If you are on top you are treated as if you have innate worth but the further down you go the more your treatment is tied to how and whether you function in society. This is because in both cases you are being treated based on how you are valued, it’s just on top people don’t like to believe they are being treated well just on the account of what they have to offer so they made up the “innate worth” trope. When you are on the bottom all artifice disappears and people really shine their true colors in your face. You only really feel the weight of importance of looks, money, and status when you do not possess them. Because when you don’t people go into “reduced functionality mode” around you, polite but curt (at best), or all the gloves come off and they insult and demean you because you have no power to fight back.
Positivity is generally a luxury for those on top. The self-esteem movement is for those on and near the top because they are the ones who invented it so naturally it would only apply to them. People on and near the top are controlled more by a “soft touch” because they already have most of their lives together. People further down often need to be controlled more tightly and for this to happen negativity enters in. There is even a survey somewhere that said how poor kids heard at least twice as much negativity as rich ones.
Two things for Christians:
Trust in the power of your prayers. This means if you are praying for someone you have to treat them as if that prayer was already answered. Otherwise you aren’t praying in faith. For example, if you were praying for someone to get a job you would have to treat them as if they already had one.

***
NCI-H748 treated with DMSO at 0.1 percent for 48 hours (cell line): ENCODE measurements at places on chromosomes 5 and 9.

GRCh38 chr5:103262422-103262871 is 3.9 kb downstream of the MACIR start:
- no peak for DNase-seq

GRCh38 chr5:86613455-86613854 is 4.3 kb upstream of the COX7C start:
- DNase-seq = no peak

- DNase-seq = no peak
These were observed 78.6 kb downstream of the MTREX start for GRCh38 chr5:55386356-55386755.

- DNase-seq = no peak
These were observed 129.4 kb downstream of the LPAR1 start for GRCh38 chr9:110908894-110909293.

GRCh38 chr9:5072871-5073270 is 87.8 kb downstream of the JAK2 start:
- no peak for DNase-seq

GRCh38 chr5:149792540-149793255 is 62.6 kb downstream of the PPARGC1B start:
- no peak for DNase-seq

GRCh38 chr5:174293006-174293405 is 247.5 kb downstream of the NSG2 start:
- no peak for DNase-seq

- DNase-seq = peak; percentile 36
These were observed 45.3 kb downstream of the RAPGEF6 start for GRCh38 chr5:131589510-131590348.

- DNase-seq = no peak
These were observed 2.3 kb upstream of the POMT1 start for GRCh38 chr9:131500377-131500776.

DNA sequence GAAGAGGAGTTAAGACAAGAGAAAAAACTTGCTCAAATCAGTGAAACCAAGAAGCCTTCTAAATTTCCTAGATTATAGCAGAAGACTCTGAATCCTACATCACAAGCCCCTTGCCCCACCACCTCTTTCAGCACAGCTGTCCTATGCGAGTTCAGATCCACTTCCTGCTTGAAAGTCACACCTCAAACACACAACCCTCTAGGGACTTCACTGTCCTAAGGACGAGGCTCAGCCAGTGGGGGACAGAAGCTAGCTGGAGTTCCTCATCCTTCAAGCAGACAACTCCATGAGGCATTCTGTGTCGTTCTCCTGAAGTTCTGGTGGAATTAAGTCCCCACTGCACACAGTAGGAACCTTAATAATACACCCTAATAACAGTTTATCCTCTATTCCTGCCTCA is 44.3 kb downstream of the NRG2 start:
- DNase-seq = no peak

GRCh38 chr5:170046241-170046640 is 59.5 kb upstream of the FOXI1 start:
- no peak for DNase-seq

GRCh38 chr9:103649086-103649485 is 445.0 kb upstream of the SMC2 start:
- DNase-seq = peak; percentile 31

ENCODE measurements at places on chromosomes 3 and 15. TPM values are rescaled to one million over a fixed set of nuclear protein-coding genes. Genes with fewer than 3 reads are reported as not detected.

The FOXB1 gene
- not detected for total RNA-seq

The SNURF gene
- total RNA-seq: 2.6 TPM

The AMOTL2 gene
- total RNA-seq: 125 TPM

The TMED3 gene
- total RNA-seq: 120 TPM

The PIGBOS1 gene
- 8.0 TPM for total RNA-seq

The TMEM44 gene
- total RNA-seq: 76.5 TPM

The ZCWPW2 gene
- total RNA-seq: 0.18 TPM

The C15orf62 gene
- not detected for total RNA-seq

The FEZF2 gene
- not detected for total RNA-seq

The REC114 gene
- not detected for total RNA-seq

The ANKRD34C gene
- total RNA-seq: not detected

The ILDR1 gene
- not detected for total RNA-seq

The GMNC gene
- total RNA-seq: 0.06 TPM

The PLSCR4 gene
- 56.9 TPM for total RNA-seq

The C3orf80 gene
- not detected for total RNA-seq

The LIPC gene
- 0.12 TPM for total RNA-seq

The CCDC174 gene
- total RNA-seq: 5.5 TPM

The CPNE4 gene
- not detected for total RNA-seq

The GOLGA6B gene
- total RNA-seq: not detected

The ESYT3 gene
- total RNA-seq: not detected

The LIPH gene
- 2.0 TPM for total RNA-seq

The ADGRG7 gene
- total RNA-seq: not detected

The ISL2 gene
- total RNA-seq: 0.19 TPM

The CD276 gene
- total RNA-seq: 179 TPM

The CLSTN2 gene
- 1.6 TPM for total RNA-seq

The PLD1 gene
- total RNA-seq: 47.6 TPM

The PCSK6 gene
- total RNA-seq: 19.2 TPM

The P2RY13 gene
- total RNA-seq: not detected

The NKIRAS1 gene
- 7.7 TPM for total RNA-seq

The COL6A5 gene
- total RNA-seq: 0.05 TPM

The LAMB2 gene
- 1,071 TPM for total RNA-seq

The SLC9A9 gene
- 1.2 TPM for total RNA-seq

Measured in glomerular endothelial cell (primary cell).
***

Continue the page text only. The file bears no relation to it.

Things said about people on the margins are unfalsifiable. For example if you say God is near people on the margins. People who do not experience this will be silenced and ignored because they have no voice. Conversely if you make a claim about the most powerful people that is false, they will immediately shut it down and will be listened to.
When your politician wants to do the right thing, they need your help.
If you call/tweet your representatives about something they already agree with, you are telling them: We have your back. You don’t have to worry that doing the right thing will cost you the election. Doing the right thing will get you votes, and make you *more* likely to win. That gives them more options.
I made a tool to do this.
How corporates co-opted the art of mindfulness to make us bear the unbearable:
While there can be little doubt that the practice of mindfulness can lead to significant health benefits, its current prominence in corporate culture is nested within a social, cultural and political context where stress is now seen as a failure of the individual to adapt to the productivity demands of the corporation. In other words, if you’re stressed out, you’re not working hard enough on your personal focus strategy. You’re letting the team down.
What Growing Up White in a Black Church Taught Me about Racial Justice:
People don’t fight for justice as an abstract concept—at least not for very long. What they do fight for is people. They’ll fight harder for those people with whom they can more easily empathize, and they’ll fight hardest for those people about whom they care most. If white people are going to make a robust and lasting commitment to racial justice work, then intimate inter-racial friendships must accompany and sustain that commitment.